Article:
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China and the Dutch economy

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  • Wim Suyker

    ()

  • Henri de Groot

    ()

Abstract

China’s spectacular economic performance over the past few decades has had a positive net impact on the Dutch economy. Imports of cheap Chinese products have lowered Dutch inflation. Increasing Chinese exports to Europe have strengthened the role of the Netherlands as a key European distribution centre. Strongly increasing Chinese exports did not have a noticeable impact on the pace of restructuring in the Netherlands. Nor did this development lead to higher unemployment or did it cause a marked widening of Dutch income differentials. Concerning competition on world markets, Chinese export products are more complements than substitutes for Dutch export products. The Chinese economy is expected to continue its rapid expansion. Over the next five years, Chinese exports are likely to double. Increasing trade with China will continue and is expected to enhance Dutch welfare in the upcoming years and will continue to be associated with modest increases in competition and continued restructuring on some markets.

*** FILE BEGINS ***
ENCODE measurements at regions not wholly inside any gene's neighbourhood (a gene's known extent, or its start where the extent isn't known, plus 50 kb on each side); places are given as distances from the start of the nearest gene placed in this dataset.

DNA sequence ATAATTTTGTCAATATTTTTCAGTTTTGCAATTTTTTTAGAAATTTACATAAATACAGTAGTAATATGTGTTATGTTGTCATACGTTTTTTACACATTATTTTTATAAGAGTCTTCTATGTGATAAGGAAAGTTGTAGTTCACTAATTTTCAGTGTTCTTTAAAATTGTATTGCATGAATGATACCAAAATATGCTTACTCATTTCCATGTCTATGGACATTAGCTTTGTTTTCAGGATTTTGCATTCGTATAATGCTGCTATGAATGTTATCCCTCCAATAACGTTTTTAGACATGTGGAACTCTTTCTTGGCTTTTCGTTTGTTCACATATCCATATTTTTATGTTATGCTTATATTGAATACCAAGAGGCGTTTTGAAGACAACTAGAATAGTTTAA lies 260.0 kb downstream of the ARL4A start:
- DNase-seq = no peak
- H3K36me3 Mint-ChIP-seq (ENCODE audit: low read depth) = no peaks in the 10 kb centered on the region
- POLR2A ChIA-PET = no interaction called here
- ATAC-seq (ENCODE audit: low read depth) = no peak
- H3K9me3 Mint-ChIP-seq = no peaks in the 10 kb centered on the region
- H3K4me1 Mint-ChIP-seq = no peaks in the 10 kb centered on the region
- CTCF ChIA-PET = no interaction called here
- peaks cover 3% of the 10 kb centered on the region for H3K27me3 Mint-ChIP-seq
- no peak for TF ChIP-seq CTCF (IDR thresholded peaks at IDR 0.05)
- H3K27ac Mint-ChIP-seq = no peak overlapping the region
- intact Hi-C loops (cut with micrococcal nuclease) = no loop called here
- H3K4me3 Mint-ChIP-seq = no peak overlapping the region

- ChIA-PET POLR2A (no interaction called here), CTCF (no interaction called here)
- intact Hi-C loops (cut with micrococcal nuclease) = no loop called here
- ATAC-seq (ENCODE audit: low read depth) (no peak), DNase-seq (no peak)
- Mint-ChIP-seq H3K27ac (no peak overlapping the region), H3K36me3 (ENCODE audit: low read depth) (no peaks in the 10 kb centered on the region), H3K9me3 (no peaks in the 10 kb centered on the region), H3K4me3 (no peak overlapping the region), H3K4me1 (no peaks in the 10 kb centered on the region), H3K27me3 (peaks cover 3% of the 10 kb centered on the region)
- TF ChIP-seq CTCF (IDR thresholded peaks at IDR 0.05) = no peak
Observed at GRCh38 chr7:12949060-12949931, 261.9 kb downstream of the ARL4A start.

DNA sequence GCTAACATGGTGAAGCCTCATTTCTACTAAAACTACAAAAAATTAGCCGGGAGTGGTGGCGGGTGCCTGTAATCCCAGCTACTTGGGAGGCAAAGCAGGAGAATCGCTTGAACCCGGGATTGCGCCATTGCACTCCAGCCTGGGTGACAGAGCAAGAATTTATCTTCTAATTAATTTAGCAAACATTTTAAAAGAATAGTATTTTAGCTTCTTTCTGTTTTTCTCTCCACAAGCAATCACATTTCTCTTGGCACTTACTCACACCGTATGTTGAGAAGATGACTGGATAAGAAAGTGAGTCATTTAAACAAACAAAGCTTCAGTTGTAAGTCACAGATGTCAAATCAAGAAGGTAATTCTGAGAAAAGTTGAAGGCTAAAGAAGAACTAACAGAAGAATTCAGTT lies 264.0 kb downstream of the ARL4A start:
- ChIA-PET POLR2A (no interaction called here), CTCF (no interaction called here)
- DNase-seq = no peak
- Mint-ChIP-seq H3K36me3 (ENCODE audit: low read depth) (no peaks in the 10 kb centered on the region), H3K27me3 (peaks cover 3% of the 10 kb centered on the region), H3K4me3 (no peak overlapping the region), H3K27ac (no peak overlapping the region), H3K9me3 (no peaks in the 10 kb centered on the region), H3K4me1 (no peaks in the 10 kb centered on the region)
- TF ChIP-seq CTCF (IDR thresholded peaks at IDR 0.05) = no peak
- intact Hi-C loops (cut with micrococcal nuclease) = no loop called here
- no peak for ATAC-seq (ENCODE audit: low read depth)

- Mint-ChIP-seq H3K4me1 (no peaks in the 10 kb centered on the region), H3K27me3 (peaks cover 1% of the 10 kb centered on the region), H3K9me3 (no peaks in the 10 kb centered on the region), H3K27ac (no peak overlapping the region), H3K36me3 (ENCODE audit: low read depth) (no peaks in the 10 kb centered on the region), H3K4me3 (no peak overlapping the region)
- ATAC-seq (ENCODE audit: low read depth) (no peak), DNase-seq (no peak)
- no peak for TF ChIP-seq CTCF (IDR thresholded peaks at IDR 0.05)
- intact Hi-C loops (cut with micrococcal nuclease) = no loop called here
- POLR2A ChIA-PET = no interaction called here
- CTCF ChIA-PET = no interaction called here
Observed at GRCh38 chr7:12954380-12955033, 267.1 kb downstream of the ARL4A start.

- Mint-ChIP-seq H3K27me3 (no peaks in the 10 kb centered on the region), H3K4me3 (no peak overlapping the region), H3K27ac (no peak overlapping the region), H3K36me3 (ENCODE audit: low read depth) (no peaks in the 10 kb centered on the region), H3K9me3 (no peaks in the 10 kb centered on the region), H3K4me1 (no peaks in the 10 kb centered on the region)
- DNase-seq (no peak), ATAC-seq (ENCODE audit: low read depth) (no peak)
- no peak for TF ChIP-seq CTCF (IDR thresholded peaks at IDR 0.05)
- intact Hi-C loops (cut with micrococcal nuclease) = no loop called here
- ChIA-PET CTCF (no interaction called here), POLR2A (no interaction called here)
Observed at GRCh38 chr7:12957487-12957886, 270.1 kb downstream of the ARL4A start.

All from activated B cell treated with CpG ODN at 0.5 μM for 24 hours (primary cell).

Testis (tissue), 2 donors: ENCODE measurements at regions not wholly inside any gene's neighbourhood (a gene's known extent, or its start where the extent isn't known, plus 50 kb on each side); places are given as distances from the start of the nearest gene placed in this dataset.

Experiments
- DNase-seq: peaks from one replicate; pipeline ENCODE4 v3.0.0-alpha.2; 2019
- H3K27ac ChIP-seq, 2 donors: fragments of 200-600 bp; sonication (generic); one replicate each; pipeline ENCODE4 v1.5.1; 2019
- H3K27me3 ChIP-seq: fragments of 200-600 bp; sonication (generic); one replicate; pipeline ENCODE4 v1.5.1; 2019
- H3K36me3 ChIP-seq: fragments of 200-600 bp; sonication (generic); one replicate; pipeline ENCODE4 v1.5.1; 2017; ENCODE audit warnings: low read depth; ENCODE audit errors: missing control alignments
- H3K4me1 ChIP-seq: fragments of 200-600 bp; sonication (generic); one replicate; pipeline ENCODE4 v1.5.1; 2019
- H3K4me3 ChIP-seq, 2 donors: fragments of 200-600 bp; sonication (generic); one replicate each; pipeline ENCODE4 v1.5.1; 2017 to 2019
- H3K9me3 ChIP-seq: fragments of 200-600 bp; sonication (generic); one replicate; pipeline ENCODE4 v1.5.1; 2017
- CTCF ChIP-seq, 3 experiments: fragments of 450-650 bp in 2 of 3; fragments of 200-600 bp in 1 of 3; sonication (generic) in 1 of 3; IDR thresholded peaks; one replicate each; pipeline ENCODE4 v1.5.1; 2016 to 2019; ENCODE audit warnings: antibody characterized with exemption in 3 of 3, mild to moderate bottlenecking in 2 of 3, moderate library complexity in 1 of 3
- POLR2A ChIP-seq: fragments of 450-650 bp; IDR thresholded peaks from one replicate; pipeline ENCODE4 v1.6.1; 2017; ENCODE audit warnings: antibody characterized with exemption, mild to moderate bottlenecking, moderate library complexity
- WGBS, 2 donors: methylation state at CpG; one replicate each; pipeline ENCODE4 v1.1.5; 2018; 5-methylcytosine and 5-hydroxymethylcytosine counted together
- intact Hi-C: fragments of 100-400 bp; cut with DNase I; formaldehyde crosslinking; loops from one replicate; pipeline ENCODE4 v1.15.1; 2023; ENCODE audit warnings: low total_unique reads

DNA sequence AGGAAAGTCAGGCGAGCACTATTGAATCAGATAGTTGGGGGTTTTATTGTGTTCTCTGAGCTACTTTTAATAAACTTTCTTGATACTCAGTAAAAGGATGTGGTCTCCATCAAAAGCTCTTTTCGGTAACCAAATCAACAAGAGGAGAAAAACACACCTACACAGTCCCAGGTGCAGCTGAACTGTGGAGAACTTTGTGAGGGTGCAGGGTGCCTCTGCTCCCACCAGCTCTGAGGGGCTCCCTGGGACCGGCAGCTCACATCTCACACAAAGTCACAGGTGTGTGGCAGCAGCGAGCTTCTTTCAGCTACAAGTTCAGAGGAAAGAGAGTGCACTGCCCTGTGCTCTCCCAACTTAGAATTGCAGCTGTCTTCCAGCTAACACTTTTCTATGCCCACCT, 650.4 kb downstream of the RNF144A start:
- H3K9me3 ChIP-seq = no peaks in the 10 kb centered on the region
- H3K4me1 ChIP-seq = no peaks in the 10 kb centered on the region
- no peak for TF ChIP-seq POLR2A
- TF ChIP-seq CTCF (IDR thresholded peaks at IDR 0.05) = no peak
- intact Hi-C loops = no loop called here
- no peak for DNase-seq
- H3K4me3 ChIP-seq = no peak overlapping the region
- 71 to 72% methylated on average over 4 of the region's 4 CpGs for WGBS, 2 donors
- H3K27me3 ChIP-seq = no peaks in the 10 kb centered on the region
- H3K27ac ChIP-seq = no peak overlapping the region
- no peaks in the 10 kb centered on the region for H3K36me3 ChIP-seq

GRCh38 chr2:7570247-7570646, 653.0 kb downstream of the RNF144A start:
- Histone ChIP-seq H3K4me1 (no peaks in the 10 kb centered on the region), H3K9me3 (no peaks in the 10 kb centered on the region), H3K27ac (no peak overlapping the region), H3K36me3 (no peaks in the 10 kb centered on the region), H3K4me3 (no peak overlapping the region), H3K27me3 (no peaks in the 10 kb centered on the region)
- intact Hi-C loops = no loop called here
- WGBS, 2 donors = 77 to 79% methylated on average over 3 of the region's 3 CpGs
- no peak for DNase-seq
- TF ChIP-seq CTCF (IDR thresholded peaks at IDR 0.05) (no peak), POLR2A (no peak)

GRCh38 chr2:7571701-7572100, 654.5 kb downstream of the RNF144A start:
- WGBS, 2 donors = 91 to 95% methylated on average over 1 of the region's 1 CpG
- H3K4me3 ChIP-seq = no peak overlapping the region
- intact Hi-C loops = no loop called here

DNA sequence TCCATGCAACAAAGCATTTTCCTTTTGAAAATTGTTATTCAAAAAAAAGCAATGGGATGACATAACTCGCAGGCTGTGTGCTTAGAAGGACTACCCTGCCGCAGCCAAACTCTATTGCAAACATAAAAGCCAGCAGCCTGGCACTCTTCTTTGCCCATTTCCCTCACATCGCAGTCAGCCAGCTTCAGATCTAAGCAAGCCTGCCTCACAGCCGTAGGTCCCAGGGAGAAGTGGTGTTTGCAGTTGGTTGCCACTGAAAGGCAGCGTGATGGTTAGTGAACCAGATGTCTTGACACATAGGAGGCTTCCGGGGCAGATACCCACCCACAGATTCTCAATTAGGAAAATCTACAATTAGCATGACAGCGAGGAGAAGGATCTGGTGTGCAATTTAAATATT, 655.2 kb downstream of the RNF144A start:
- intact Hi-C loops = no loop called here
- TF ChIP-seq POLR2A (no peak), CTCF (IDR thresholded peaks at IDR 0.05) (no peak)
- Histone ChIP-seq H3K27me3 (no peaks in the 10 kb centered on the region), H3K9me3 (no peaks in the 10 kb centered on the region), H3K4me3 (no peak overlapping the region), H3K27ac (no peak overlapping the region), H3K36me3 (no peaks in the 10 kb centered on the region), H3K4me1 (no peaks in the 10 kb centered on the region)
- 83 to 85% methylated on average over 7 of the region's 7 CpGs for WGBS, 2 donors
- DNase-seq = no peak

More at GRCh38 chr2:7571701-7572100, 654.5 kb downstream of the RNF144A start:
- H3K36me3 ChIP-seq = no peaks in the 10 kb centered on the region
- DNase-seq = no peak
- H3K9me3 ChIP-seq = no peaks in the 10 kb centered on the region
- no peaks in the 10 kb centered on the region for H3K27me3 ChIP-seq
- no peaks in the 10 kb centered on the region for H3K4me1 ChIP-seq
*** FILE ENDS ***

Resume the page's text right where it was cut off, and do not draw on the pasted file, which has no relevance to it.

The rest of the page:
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Bibliographic Info

Paper provided by CPB Netherlands Bureau for Economic Policy Analysis in its series CPB Document with number 127.

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Date of creation: Sep 2006
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Handle: RePEc:cpb:docmnt:127

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References

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Citations

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Cited by:
  1. repec:dgr:uvatin:0000016 is not listed on IDEAS
  2. Wim Suyker, 2007. "The Chinese economy, seen from Japan and the Netherlands," CPB Memorandum 185, CPB Netherlands Bureau for Economic Policy Analysis.
  3. Wim Suyker & Henri de Groot & P. Buitelaar, 2007. "India and the Dutch economy; stylised facts and prospects," CPB Document 155, CPB Netherlands Bureau for Economic Policy Analysis.
  4. Frank A.G. den Butter & Raphie Hayat, 0000. "Trade between China and the Netherlands: a Case Study of Globalization," Tinbergen Institute Discussion Papers 08-016/3, Tinbergen Institute.
  5. Stefan Groot & Henri de Groot, 2011. "Wage inequality in the Netherlands: Evidence, trends and explanations," CPB Discussion Paper 186, CPB Netherlands Bureau for Economic Policy Analysis.

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